Should school start later?

“You are feeling sleepy.” Yes, you are, if you’re a typical student who has to start school so early.


The Mirror reporter

Twenty percent of all schools in the United States start school at 7:45 or earlier. Health should always be prioritized and be one of the most important parts of life as a teenager and getting enough sleep each night should be mandatory for a high school student. I believe that a later start to junior highs and high schools should be implemented in order to achieve better health and academic performance in students all across the United States.

“Starting school later would be amazing,” Franco Bonelli, a SPASH junior, said. “First of all, you get more sleep and also you’ll feel better coming to school.” The National Sleep Foundation claims that in order for a high school student to function best they need to get nine hours and 15 minutes each night. Because of hormonal changes occurring in students of this age, their bodies don’t allow them to go to bed early which leads to less sleep. Schools in Idaho City found that making a change to the school system to have a later start time found that absences went down by 15 percent. Students that are able to sleep in longer will become more motivated to get things done in their day and also feel that getting up later is natural for their body.

Most school districts, elementary, middle, and high schools have different start times in order for buses to make two trips for different age groups, and in most cases, the early buses are for the high schools. There has been constant talk about making high schools later and elementaries earlier, but conflict from parents of younger kids was hard to get past.

“For older kids, I think school starting later would be great!” Brad Schmidt, SPASH band teacher, said. “I think it’s flipped around and that younger kids should be up earlier and the older kids should be up later. Older kids are more awake later on.” It is proven that because of the onset of puberty, students’ bodies don’t begin to feel sleepy until around 10:45 p.m.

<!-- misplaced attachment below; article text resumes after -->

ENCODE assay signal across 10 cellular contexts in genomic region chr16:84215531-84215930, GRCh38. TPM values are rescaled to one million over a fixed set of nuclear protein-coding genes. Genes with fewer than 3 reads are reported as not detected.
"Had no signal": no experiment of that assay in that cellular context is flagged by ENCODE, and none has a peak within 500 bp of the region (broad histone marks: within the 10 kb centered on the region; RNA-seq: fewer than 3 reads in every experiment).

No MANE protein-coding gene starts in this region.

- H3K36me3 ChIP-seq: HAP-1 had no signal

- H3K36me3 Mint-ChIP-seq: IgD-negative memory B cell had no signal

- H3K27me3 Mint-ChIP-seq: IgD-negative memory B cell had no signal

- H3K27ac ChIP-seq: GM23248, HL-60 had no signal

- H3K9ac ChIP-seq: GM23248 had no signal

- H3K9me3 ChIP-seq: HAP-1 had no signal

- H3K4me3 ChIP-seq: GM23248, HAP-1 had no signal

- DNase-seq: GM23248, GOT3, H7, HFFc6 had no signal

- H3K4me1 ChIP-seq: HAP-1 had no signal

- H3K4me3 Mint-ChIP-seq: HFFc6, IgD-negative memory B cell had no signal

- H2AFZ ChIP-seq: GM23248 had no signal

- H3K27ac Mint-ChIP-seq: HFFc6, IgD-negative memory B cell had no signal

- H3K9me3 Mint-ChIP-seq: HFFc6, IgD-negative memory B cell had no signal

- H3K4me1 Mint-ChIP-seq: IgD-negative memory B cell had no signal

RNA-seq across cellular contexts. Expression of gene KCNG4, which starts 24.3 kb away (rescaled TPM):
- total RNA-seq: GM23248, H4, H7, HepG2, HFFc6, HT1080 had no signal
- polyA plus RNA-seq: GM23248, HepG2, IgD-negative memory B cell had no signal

Some risks of keeping school at an early start time include a higher chance of being overweight, depression, more automobile accidents, lower grades and test scores, and lower quality of life. Waking up later provides more time for students in the morning to wake up and get ready for their day, and this includes breakfast. You always hear “breakfast is the most important meal of the day,” and in most cases this is true. Having the extra time for students to get ready in the morning allows them to have time to eat and gives their body a boost of energy to get things done for the day. “I wouldn’t be so tired, I’d be less crabby, and I’d have more time to eat a better breakfast,” Zach Stremer, a SPASH junior, said.

Many say that the disadvantages override the advantages to having a later start, but I disagree. A disadvantage that becomes the most difficult to work with would be after school sports/activities. Activities would be harder to fit into people’s available daytime schedule during the week because all of their available daytime would be spent at school.

Although this is true, I think many solutions can be made to solve this. For example, if schools were able to commit to having school from 8:30 to 3:30, then after school activities would still be just as available as they were before. The only problem would be having to figure out how many extra days of school they would need to add on because of the missed time that they have every single day. However, I believe it would be very easily accomplished.

Overall, I believe most of the time the districts don’t properly commit to the idea of starting school later. People are so used to the schedule we’ve had for so many years and know they’ll be able to make do with what we have, but the health of the students should be considered first before the comfort of the present.